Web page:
I’m not an American, but I’m speaking as an observant of a similar movement in my country. And in fact, there has been a false rape accusation that also caught people’s attention on the Internet. So there was this father who frantically asked for help with his daughter’s rape case on the Internet because according to him, the authority “didn’t want anything to do with it”. He provided photo evidence an a video showing the girl screaming in pain with wounds all over her body. According to his story, he got involved with some bad people while trying to earn money for the girl’s schooling, and now the people were getting back at him by physically and sexually abusing the girl. The story quickly caught the Internet by storm, and people tried hard to pass the original post around as much as possible so that it would cause enough pressure for the authority to do something. Some people even managed to track down a woman believed to be the mastermind of the crime and spammed her Facebook with insults to eternity. It didn’t help that people started passing sob stories about how the father went through a tragic divorce and how nice the girl was, which further added fuel to the fire.

Then some time later people found out that the entire story was fabricated and they were going around insulting the wrong people all along. And unlike when it was first started, the story quietly died down. There was no apology to the wrongly accused and no one fiercely went after the father like they did with the woman. The last I heard about that story was a passing comment asking how the girl in the video was so convincing. I can see that there is a level of denial among the people, just like with your story. The attitude wasn’t exactly divided, but the story did capture a lot of attention, and it fascinated people so much that they went a great length to dig around for as much information as possible, even fake sob stories.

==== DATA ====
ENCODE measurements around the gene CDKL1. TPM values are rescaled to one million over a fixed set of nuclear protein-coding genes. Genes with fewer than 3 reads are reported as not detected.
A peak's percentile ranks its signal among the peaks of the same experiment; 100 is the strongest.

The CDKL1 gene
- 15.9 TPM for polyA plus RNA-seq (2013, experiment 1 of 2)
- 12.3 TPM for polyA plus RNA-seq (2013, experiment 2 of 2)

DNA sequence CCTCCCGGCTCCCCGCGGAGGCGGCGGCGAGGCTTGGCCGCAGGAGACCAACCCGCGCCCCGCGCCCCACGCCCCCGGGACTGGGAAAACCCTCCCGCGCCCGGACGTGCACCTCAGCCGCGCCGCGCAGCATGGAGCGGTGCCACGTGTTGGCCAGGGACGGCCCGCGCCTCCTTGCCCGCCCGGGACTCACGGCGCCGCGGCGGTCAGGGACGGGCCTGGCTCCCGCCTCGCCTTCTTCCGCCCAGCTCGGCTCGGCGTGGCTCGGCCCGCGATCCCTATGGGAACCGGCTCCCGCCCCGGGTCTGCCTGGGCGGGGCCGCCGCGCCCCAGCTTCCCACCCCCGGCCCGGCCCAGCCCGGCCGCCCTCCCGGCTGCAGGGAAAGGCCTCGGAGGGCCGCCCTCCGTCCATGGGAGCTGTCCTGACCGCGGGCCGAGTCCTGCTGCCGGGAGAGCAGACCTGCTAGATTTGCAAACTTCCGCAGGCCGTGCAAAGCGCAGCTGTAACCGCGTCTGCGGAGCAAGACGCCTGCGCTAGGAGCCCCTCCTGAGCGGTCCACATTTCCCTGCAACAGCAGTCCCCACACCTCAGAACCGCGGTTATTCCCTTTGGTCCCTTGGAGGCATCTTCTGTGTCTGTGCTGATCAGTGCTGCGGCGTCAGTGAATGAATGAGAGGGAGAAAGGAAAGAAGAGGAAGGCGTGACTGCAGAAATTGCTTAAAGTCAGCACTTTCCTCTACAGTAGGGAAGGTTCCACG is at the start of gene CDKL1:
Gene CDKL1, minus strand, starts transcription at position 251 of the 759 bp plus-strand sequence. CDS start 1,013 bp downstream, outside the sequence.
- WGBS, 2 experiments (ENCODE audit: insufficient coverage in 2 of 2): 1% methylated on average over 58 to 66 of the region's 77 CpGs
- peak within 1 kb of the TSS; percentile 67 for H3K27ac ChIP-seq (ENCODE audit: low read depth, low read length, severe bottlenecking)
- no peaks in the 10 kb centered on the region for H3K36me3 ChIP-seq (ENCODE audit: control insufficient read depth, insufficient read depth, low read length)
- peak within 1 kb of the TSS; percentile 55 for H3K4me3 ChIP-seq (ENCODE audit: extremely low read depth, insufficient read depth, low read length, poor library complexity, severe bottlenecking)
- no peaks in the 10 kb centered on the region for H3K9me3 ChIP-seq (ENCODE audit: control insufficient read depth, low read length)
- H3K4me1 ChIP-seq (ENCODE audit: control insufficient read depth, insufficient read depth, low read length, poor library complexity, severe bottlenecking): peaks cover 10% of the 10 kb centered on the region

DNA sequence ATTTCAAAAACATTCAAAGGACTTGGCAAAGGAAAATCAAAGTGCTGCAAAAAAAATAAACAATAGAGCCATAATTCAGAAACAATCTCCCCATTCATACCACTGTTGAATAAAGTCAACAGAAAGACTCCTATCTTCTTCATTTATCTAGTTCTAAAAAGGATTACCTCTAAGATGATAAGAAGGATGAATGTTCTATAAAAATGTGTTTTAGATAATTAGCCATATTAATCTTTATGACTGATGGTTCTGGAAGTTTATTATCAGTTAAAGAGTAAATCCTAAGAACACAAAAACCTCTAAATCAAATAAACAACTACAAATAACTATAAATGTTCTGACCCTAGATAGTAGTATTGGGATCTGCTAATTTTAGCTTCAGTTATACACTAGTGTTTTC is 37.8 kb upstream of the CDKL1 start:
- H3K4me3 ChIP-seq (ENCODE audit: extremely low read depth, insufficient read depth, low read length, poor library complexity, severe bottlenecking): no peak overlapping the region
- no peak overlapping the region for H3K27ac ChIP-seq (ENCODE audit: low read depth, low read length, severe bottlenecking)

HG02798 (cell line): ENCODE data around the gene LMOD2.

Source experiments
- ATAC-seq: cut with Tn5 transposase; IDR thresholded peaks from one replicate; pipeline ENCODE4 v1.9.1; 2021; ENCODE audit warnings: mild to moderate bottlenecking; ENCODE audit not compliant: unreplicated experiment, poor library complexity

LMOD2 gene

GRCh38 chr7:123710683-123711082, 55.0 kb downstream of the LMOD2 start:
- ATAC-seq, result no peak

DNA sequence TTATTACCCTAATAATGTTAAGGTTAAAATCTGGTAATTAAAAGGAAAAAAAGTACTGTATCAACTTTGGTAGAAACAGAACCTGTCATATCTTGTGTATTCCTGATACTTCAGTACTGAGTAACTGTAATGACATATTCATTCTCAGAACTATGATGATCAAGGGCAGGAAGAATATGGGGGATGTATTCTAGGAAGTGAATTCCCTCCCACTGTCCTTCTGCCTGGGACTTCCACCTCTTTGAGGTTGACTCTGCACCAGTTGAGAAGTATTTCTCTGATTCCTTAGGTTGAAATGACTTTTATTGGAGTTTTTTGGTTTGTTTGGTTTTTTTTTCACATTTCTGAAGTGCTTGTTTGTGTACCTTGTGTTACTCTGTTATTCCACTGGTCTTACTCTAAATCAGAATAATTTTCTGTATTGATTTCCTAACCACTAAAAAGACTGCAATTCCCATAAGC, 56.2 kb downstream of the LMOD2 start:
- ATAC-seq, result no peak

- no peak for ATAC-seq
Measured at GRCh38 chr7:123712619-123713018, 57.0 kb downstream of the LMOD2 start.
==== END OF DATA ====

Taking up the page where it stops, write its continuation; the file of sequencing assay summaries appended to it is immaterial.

I’m glad the story never got further away from the Internet though. Things could have been a lot worse for the wrongly accused if it had.

zenvelo's avatar

You make a generalization out of a specific instance.

The Duke Lacrosse story wasn’t so much about sexual assault as it was about a major magazine writing about young white male privilege. Unlike similar stories that run about football and basketball teams, this one was about rich white kids being protected by the University.

The UVA story sounds right. A sexual assault in a fraternity? Even the members of the fraternity would believe that.

Attributing these stories to the genesis of the alt right is purely conjecture and deflects from the true genesis which is the latent racism in parts of the US and the reaction to Obama being inaugurated.

Jeruba's avatar

There’s also the point that if the accusation is false (as you stipulated in your Q), that leaves lots of room for making the story compelling with vivid details, drama, and aftermath; as opposed to a boring old conventional rape with the victim sticking to the truth, but with some details forgotten or blocked out, such as where the party was and who else was there.

seawulf575's avatar